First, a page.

(February 2014) U.S. working mothers have had a hard time in recent years: Between 2007 and 2012, the share of female-headed working families that are low-income increased from 54 percent to 58 percent, according to a Population Reference Bureau (PRB) analysis of data from the U.S. Census Bureau's American Community Survey.

Out of almost 11 million low-income working families in 2012, more than 4 million were headed by working mothers, reports State Policy and Low-Income Working Mothers: Investing for a Better Economic Future, issued by the Working Poor Families Project, with support from the Annie E. Casey, Ford, Joyce, and Kresge foundations (see figure).



"The majority of female-headed households with children work for pay, but they are disproportionately burdened by poverty, compared with two-parent families," said Mark Mather, a report co-author and PRB associate vice president of U.S. Programs. "Female-headed households make up 22 percent of all working families, but they represent 39 percent of low-income working families."

In 2012, 65 percent of the children in female-head working families were low-income. The report defines low-income working families as those earning less than twice the federal poverty line. In 2012, the low-income threshold for a family of three with two children was $36,966.

Most of these working mothers were concentrated in low-wage jobs in the service and retail sectors (such as health aide, cashier, or maid) that tend to lack benefits such as health insurance or paid sick leave.

Home health aide was the most common occupation (7 percent) among this group. As a result of federal policy changes, these workers will be covered by minimum wage and overtime rules for the first time beginning in 2015. Hourly wages averaged about $10 in 2012, or about $21,000 per year.

"More needs to be done to ensure these jobs offer benefits and family-supporting wages," says Mather.

The Affordable Care Act will give more low-income working mothers access to private health insurance or Medicaid benefits, but nearly half of these families reside in states that have declined to expand their Medicaid programs, the report found.

Other results from the report:

  • Education levels fuel the economic gap between lower-income and higher-income families: 51 percent of low-income single working mothers have at least some education beyond high school, compared with 77 percent of higher-income single working mothers (earning above 200 percent of the poverty line). Low-income single working mothers are almost four times as likely to lack a high school diploma as their higher-income counterparts (18 percent versus 5 percent).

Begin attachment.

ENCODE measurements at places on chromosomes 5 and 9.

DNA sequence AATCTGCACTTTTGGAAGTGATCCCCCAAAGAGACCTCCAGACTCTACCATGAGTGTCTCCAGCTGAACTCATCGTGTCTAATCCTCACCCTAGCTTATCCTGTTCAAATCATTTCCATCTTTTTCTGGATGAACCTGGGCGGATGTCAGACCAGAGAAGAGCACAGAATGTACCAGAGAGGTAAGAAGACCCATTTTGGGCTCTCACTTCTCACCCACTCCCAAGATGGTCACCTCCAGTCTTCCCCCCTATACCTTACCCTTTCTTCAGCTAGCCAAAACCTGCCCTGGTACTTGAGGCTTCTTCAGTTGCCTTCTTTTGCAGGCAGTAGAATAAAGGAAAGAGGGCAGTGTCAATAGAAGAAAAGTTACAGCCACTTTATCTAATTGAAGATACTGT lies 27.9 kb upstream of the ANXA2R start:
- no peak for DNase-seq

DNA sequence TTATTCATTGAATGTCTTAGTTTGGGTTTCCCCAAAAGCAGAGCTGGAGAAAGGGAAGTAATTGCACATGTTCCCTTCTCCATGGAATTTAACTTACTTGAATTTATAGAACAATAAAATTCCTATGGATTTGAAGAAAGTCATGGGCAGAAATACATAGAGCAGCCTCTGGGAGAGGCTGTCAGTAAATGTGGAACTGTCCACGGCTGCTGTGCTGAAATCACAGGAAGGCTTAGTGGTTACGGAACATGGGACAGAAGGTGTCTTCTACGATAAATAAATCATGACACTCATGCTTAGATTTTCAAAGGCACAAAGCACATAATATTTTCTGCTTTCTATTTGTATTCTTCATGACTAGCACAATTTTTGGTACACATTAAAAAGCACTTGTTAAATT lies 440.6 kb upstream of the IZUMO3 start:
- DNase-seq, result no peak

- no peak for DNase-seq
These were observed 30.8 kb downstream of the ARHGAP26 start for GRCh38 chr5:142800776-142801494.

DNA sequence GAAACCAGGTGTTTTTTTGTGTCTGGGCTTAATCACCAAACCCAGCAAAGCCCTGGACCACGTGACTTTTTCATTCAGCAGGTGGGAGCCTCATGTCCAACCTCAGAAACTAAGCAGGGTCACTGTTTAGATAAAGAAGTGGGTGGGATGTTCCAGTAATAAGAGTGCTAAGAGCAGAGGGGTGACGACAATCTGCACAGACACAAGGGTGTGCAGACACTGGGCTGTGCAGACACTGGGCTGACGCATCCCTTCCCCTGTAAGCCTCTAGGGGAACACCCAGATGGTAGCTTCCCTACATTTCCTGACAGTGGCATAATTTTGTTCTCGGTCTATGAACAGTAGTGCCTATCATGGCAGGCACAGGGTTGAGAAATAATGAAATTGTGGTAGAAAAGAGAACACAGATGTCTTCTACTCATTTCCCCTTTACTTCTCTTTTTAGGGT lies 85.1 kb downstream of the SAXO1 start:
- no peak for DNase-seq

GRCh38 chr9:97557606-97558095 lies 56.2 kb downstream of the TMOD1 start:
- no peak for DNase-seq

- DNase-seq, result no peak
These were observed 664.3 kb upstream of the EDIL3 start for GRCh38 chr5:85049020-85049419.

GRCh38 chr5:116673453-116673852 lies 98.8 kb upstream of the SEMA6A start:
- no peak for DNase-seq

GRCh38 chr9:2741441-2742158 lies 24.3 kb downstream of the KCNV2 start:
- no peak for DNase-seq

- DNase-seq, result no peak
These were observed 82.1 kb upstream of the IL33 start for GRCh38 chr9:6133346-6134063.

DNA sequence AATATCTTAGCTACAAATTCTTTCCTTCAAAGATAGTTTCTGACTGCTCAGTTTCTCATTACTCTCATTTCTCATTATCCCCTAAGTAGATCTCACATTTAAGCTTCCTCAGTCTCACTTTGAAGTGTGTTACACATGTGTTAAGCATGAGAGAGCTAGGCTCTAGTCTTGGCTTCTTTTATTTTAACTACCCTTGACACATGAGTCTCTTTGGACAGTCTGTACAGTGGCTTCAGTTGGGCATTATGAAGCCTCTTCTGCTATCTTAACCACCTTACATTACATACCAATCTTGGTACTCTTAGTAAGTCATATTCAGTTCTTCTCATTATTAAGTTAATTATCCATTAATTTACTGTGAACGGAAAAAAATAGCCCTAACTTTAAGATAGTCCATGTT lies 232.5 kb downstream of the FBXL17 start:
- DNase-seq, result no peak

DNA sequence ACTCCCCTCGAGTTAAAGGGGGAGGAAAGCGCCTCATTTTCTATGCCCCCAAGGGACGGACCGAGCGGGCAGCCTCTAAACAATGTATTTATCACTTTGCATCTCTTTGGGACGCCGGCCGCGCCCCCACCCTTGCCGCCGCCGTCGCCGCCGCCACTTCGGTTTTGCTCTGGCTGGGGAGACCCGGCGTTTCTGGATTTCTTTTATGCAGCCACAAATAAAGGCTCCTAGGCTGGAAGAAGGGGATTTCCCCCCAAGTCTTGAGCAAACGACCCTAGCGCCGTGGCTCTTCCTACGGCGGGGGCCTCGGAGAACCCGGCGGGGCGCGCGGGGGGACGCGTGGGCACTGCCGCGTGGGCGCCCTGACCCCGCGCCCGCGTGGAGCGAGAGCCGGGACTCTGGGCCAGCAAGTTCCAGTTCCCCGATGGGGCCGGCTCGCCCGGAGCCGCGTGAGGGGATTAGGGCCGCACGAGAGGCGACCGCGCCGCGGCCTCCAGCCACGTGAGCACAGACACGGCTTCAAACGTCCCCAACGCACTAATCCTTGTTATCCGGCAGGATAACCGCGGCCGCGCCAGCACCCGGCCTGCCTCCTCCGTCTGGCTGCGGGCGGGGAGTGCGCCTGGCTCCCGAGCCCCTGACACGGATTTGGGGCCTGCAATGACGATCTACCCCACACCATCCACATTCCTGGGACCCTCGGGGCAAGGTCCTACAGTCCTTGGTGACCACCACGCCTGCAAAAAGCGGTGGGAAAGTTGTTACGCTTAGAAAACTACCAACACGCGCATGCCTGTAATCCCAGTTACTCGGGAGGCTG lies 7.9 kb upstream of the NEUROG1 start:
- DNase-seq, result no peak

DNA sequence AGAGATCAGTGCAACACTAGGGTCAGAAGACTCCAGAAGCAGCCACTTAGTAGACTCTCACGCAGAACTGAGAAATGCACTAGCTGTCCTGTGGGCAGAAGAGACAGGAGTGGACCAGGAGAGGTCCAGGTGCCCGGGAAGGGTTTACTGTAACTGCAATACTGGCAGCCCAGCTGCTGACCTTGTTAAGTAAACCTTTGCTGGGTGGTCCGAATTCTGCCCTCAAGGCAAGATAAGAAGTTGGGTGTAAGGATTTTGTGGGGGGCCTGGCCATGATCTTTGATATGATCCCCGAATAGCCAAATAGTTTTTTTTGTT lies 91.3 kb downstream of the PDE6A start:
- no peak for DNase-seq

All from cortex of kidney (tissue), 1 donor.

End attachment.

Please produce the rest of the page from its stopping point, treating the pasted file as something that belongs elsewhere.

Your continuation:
• While female-headed families constitute about 39 percent of all low-income working families, the share is much higher among African Americans (65 percent), compared with non-Hispanic whites (36 percent), Asians (20 percent), and Latinos (31 percent). But whites make up the largest number of low-income working families headed by single women (1.6 million).
  • The share of low-income working families headed by women differed by state in 2012, ranging from 21 percent in Utah to 53 percent in Louisiana and Alaska (see figure above). The share for the District of Columbia was 61 percent.

The report explores effective state-level policies that improve the economic opportunity of low-income working families. It calls on state-level policymakers to expand Medicaid eligibility, provide state-earned income tax credits to help make low-wage work pay, and improve access to quality child care for low-income families. It also recommends increasing low-income working mothers' access to postsecondary training (such as providing financial aid to part-time students), promoting high-quality jobs by raising the minimum wage and tipped minimum, and implementing paid maternity leave and paid sick days.


Paola Scommegna is a senior writer/editor at the Population Reference Bureau.